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After reading this post: https://stackoverflow.com/questions/14189944/unix-system-file-tables, I've basically understood how Linux manages the files.

But I don't know how to manage the offsets of the files.

As my understanding, one element (one line) in Open File Table maintain its own offset. For example, I have two processes A and B, which are reading one same file. So I think the case should be as below:

                      Open File Table
____________            ______________
| processA |            | offset: 12 | ------\
|   fdA    | ---------> |------------|        \         INode Table
|----------|                                   \______  ___________
                                               /        |  file   |
____________            ______________        /         |---------|
| processB |            | offset: 15 | ------/
|   fdB    | ---------> |------------|
|----------|

So, process A has its own offset in Open File Table, so does process B. In the case above, process A is reading the file at the offset 12, process B is reading the file at the offset 15.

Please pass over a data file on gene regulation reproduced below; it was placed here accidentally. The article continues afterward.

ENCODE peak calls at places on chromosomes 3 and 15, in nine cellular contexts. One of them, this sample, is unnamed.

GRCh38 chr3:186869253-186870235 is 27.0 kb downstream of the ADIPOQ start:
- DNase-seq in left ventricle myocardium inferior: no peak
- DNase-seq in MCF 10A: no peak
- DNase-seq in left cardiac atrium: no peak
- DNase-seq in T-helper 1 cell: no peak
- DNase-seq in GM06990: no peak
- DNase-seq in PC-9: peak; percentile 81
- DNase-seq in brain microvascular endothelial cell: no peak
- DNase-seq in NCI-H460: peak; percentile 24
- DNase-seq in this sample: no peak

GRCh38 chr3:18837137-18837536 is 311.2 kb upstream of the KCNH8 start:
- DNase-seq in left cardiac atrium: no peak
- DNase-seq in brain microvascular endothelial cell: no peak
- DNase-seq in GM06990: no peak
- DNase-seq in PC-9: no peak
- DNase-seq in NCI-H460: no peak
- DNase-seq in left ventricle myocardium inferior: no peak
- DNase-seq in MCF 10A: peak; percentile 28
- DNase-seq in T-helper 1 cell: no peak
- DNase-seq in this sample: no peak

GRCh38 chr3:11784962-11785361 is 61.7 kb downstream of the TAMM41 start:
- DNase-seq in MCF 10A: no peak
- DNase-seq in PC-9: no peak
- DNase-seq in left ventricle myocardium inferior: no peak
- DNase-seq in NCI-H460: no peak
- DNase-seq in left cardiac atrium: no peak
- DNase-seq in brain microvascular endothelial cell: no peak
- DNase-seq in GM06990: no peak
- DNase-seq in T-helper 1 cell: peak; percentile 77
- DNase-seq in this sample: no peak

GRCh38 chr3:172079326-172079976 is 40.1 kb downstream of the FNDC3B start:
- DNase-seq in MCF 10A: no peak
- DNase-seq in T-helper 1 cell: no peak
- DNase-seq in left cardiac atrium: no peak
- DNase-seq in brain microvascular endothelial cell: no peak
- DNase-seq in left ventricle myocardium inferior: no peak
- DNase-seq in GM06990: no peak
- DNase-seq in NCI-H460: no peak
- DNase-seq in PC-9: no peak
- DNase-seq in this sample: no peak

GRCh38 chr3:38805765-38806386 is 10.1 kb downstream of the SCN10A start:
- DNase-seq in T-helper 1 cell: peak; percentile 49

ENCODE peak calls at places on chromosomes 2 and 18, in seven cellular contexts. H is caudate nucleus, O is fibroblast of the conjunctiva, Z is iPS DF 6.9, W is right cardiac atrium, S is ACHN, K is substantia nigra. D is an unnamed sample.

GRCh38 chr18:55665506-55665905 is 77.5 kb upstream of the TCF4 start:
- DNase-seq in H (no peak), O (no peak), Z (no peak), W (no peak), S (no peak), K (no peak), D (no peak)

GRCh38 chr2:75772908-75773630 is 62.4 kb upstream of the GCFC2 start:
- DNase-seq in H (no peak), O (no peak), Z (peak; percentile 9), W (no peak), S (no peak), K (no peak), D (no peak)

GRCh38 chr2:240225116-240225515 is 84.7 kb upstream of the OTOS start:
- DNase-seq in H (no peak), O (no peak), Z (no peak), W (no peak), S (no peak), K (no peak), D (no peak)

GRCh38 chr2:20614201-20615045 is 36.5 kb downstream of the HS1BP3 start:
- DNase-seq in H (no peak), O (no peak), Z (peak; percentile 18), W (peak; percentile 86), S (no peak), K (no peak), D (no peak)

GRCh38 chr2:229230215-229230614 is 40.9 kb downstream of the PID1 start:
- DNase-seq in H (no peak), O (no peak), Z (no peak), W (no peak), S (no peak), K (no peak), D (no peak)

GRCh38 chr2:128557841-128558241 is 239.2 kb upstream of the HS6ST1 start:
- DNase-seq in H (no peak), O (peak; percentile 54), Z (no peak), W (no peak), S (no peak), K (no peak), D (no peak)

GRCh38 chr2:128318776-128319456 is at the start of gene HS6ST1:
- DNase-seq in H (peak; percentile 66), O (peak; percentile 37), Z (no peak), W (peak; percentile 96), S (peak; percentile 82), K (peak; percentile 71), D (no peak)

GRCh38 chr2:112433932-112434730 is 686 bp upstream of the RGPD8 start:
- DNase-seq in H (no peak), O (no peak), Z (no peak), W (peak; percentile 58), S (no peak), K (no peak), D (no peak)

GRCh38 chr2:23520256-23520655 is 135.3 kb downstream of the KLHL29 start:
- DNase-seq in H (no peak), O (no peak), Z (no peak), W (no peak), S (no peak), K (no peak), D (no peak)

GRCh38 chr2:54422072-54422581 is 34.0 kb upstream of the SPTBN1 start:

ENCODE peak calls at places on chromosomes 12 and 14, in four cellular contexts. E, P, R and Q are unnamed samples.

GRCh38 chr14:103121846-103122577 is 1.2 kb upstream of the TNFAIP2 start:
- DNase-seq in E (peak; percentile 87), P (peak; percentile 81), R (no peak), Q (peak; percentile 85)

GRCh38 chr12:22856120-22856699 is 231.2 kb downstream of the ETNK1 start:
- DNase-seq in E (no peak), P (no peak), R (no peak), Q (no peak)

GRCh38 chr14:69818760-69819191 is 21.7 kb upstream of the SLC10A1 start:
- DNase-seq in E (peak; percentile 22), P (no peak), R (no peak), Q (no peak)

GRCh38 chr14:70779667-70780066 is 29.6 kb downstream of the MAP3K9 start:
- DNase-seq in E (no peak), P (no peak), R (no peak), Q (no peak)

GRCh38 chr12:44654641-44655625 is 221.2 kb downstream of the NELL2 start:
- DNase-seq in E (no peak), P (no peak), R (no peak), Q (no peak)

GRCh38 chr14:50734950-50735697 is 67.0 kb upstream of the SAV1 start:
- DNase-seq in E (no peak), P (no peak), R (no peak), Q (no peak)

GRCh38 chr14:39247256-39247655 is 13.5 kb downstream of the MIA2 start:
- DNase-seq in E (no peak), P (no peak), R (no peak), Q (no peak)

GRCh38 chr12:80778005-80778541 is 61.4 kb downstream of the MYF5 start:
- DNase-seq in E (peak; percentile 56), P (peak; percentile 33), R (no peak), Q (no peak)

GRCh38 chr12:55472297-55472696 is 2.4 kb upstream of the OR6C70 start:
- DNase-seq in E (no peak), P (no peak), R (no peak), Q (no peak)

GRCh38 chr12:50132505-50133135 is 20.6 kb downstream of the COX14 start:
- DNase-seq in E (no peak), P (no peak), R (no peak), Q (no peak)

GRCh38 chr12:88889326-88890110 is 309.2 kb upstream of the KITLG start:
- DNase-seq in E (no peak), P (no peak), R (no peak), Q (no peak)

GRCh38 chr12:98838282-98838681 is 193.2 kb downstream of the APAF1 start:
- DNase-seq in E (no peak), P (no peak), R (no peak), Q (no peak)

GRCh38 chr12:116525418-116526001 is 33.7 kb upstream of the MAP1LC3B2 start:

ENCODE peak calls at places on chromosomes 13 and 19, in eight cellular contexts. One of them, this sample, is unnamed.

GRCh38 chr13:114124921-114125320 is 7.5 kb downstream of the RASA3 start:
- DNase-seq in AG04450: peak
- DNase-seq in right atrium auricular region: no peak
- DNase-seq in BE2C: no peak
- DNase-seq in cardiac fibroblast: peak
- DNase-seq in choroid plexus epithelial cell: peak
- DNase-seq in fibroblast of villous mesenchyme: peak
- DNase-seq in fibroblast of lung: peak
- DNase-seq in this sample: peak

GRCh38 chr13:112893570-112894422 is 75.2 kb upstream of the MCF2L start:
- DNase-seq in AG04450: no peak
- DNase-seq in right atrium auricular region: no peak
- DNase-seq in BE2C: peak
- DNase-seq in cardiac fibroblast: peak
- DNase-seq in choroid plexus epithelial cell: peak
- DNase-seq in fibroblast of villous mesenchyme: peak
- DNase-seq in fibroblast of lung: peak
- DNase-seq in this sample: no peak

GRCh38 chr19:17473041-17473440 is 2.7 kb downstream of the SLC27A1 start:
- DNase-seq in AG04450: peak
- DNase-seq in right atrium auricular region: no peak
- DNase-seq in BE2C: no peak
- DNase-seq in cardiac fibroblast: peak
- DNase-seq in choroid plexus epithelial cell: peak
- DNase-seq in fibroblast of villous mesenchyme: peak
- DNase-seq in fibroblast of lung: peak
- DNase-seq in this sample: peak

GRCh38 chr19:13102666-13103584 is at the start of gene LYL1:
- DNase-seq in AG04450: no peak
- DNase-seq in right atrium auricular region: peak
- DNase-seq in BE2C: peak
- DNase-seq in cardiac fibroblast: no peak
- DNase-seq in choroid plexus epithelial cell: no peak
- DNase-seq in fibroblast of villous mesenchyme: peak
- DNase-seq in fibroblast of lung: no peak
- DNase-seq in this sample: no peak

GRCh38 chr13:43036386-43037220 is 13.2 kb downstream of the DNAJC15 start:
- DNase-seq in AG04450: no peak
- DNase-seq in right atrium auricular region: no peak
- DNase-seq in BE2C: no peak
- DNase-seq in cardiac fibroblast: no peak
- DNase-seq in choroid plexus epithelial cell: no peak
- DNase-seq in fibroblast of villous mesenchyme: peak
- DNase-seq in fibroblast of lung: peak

If I'm right, now I'm confused.

Now, if I have a process, opening a file named myfile, keeps writing strings into the file. At some moment, I execute the command > myfile to empty the file. As my understanding, the process has its own offset, and the process of > myfile has another offset. > myfile only changed its own offset, but why does the writing process now start to write strings at the beginning of the file (offset equals to 0 now) after executing > myfile?

In a word, how does the writing process knows that it should change the offset after executing > myfile? Is there some offset-synchronous-mechanism?

1 Answer 1

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In a word, how does the writing process knows that it should change the offset after executing > myfile?

It doesn’t. The file offset isn’t changed as a result of > myfile.

What happens to subsequent file operations depends on the circumstances. read returns 0 if the offset is past the end of the file. write adjusts the file offset to the end of the file if it was opened with O_APPEND; otherwise, the write happens at the requested offset, even if that results in adding missing data to the file.

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  • OK, so the key is O_APPEND, got it.
    – Yves
    Commented Nov 12, 2020 at 8:24

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